Sao Paulo tipped as boom town in waiting
ONE of Brazil's impoverished, crime-ridden cities has been tipped to become a 21st century boom town by Britain's richest man.
And while the Duke of Westminster's views will raise eyebrows around the world, in Sao Paulo they are already seeing the signs of the good times ahead.
"It is no coincidence that he would say that," said Candido Malta Campos, a well-known city planner. "We all believe that Sao Paulo is going to enter a new stage of development as a big international city."
Although a spokesperson for the duke's property company Grosvenor stressed the Duke's comment was not a tip to buy, his message was clear - South America's biggest city is catching the eye of international property developers, along with Shanghai and the southern California corridor between San Diego and Los Angeles.
"The Latin American giant's famous 'favelas' are already seeing signs of change. The chances are that the topography of the city will morph into a more structured format, precipitating a natural process of regeneration helped by external investors," said the spokesman for Grosvenor, which has 9.1bn in worldwide assets.
Investors are motivated primarily by Brazil's unusually stable finances, experts agree. Although the economy is not growing as quickly as many would like, interest rates have fallen, inflation is under control and the real has just hit a five-year high against the dollar.
Until now, high interest rates meant those given mortgages had to pay them back in as little five years. Most, however, couldn't afford even that option and only 22% of Brazil's property owners have a mortgage, compared to more than 70% in Europe and the US.
That will change because interest rates are falling, the government is stimulating housing investment, and banks are taking advantage of a law that makes it easier to force out anyone behind on their payments.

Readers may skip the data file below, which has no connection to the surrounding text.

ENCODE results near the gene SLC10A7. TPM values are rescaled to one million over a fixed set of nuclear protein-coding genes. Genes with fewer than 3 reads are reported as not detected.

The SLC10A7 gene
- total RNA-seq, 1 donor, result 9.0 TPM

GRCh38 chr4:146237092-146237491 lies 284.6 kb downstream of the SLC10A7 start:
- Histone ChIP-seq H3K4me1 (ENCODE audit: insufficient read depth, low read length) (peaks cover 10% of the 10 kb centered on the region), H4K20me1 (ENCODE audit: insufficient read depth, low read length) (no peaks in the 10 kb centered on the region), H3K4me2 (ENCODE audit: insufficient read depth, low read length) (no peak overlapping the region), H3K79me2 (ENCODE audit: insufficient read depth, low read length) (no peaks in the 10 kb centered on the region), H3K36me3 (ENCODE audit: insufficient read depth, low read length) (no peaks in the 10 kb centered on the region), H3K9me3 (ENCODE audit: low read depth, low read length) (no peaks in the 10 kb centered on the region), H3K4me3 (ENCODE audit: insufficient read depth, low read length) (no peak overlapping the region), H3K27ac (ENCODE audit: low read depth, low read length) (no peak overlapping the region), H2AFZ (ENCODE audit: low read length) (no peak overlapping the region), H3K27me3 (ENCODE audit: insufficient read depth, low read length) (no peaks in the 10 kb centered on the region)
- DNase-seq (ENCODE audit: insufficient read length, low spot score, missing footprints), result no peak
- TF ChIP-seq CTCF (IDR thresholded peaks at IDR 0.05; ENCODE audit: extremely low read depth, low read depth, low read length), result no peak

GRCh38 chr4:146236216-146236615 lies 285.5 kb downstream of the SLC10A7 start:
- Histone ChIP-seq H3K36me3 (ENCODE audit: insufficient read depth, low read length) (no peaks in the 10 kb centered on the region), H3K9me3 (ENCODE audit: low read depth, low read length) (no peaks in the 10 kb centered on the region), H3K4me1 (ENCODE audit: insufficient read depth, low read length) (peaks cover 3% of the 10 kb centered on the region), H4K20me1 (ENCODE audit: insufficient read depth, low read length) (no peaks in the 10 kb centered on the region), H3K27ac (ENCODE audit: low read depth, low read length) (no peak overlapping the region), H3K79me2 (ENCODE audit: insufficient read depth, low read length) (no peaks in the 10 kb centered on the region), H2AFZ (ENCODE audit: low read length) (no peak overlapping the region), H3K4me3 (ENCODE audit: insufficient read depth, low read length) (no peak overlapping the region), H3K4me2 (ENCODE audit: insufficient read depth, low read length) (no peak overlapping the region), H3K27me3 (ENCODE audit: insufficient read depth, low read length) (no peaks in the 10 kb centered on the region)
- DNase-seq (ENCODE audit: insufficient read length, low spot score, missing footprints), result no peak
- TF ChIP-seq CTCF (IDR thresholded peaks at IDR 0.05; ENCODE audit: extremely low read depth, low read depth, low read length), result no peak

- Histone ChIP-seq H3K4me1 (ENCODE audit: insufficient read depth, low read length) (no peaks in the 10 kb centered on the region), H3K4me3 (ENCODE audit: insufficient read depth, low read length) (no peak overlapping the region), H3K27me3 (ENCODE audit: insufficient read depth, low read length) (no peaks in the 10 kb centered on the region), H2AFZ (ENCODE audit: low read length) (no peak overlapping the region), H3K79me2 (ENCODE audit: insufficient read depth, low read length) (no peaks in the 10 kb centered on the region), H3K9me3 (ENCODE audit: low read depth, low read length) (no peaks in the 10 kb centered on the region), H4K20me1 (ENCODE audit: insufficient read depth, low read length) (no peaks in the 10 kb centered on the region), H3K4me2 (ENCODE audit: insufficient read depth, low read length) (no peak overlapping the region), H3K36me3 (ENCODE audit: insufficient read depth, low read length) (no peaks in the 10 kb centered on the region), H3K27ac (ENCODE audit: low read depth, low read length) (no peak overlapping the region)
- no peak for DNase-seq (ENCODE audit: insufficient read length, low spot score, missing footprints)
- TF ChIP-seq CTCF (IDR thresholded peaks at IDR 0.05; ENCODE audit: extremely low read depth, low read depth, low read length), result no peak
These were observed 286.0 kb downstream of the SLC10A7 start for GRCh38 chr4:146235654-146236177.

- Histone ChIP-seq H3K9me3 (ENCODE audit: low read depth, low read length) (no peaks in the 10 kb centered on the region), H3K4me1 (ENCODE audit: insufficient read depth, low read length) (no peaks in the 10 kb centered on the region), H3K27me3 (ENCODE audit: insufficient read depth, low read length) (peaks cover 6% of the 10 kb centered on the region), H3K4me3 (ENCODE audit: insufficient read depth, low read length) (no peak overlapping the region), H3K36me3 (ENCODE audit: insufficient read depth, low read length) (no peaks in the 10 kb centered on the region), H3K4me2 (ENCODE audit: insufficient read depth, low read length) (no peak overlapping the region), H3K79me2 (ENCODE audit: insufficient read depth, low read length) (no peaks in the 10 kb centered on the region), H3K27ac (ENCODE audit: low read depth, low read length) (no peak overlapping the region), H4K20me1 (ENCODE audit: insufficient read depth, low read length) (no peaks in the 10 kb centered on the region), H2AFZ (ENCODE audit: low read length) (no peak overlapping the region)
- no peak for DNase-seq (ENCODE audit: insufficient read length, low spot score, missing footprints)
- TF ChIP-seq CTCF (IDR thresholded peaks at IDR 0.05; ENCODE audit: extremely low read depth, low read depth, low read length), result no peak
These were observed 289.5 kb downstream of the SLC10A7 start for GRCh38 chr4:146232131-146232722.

Greater Sao Paulo, however, will never have construction sites on every corner, planners said. With some 19 million people in 8,501 sq km, most changes will come vertically. One exception could be the rundown city centre, where hundreds of empty lots function as car parks and where around 20% of buildings are empty.
Further afield, however, work has begun. New roads and tunnels have been built and public transport modernised.
But more attention must be given to the favelas and the city's housing deficit. One million people have no home of their own and another one million live in substandard accommodation. Perhaps most crucially, unless the city makes plans to accommodate 5.5 million cars, a figure that grows by 300,000 to 400,000 a year, its notorious gridlock could prove fatal.
City officials believe such problems are surmountable, as are the perennial questions of security. "If you consider that in Sao Paulo services are improving, land is cheap, and there is financial stability you can see that our time is coming," said Francisco Vidal Luna, Sao Paulo's planning secretary.
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